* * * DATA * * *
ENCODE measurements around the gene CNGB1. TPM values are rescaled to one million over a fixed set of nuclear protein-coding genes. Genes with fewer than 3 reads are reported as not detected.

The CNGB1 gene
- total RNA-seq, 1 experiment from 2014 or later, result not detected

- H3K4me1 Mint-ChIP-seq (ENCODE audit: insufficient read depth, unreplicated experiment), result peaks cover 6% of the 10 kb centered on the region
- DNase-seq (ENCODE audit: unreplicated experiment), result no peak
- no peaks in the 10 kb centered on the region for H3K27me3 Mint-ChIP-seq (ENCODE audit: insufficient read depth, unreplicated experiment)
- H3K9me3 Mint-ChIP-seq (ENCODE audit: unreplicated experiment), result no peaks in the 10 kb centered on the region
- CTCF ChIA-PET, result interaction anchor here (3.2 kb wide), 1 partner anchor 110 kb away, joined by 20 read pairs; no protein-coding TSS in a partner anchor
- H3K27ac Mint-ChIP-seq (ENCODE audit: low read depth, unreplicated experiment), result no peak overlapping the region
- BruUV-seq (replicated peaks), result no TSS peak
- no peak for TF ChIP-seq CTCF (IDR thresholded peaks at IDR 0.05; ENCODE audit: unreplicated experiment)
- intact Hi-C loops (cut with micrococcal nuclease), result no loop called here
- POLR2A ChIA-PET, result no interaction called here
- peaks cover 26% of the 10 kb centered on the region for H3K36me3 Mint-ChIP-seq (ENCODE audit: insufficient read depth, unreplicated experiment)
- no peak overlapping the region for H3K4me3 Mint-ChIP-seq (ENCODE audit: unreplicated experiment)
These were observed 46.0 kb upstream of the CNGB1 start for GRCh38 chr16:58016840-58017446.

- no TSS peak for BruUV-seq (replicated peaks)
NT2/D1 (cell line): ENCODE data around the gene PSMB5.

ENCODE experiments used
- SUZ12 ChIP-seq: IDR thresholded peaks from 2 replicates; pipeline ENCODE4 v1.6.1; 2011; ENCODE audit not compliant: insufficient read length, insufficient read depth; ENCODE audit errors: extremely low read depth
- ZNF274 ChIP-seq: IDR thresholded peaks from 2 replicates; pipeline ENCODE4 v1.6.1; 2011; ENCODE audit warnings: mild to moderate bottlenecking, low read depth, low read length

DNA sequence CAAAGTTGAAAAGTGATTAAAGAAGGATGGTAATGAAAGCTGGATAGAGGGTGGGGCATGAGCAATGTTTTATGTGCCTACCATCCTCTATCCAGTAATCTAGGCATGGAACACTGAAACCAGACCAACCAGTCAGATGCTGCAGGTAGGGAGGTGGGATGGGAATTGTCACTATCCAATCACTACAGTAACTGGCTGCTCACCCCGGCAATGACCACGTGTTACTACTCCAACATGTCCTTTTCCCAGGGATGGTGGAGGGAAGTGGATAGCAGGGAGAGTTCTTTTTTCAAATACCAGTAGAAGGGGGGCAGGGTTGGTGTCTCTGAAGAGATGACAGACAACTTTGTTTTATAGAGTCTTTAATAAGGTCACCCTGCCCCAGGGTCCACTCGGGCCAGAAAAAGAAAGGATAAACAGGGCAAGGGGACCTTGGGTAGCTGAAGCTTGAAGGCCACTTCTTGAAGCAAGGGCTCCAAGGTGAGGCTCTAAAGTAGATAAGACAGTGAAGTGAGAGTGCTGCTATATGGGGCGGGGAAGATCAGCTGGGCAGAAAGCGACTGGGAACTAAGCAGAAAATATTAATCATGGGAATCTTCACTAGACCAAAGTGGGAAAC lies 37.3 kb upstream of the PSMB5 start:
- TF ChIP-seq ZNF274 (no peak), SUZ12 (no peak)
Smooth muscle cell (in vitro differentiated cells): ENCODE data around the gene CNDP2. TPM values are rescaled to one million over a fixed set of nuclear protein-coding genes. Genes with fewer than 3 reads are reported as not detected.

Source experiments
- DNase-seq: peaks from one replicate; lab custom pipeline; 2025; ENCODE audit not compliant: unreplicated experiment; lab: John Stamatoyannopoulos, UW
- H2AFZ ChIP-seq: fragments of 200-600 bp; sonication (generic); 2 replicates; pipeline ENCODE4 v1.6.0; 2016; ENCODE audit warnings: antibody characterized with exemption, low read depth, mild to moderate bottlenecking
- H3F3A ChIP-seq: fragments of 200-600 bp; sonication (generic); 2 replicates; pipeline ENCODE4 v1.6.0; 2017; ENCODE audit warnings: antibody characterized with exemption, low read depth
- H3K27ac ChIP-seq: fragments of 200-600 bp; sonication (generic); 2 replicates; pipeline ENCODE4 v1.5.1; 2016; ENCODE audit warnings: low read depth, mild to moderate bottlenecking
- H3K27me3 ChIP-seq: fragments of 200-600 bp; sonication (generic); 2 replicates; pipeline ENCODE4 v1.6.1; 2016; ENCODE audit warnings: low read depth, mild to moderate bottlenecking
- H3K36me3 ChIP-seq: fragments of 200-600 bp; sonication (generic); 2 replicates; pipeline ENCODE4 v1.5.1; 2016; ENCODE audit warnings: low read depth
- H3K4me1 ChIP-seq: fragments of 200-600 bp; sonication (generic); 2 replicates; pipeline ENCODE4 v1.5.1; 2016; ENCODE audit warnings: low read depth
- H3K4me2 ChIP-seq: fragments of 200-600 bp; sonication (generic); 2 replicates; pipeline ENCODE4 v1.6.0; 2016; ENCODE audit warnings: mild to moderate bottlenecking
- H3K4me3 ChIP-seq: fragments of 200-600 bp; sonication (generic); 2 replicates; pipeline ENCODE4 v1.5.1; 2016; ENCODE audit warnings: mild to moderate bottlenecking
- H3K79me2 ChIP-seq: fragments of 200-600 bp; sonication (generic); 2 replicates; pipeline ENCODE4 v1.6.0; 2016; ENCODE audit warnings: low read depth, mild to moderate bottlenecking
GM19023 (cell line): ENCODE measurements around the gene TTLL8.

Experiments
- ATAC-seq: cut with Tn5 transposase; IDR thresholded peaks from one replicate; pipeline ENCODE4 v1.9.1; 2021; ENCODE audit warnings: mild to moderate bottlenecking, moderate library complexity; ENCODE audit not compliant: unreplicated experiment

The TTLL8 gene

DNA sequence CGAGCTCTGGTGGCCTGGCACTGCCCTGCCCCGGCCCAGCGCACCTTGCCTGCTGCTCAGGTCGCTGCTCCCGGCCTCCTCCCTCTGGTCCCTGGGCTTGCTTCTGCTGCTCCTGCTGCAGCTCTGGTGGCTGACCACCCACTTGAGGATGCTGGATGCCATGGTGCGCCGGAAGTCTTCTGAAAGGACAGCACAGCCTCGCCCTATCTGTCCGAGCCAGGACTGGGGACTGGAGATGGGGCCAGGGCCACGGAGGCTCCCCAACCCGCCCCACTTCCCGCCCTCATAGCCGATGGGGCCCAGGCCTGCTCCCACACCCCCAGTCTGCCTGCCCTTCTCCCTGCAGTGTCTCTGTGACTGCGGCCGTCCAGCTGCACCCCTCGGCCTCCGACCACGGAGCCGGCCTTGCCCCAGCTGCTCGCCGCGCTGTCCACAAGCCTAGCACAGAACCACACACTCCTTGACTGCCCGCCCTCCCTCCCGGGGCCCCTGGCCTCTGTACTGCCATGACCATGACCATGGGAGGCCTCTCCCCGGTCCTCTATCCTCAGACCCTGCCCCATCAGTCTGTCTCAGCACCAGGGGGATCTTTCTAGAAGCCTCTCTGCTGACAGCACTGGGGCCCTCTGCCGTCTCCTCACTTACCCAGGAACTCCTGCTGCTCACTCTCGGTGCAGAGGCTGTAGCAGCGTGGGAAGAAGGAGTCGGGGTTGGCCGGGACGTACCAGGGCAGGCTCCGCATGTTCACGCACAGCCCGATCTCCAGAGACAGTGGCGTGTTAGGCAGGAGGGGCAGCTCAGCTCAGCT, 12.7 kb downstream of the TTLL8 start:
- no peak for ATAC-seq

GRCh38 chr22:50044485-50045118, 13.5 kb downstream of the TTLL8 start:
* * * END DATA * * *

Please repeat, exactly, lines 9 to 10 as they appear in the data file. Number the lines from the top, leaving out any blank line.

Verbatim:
- H3K27ac Mint-ChIP-seq (ENCODE audit: low read depth, unreplicated experiment), result no peak overlapping the region
- BruUV-seq (replicated peaks), result no TSS peak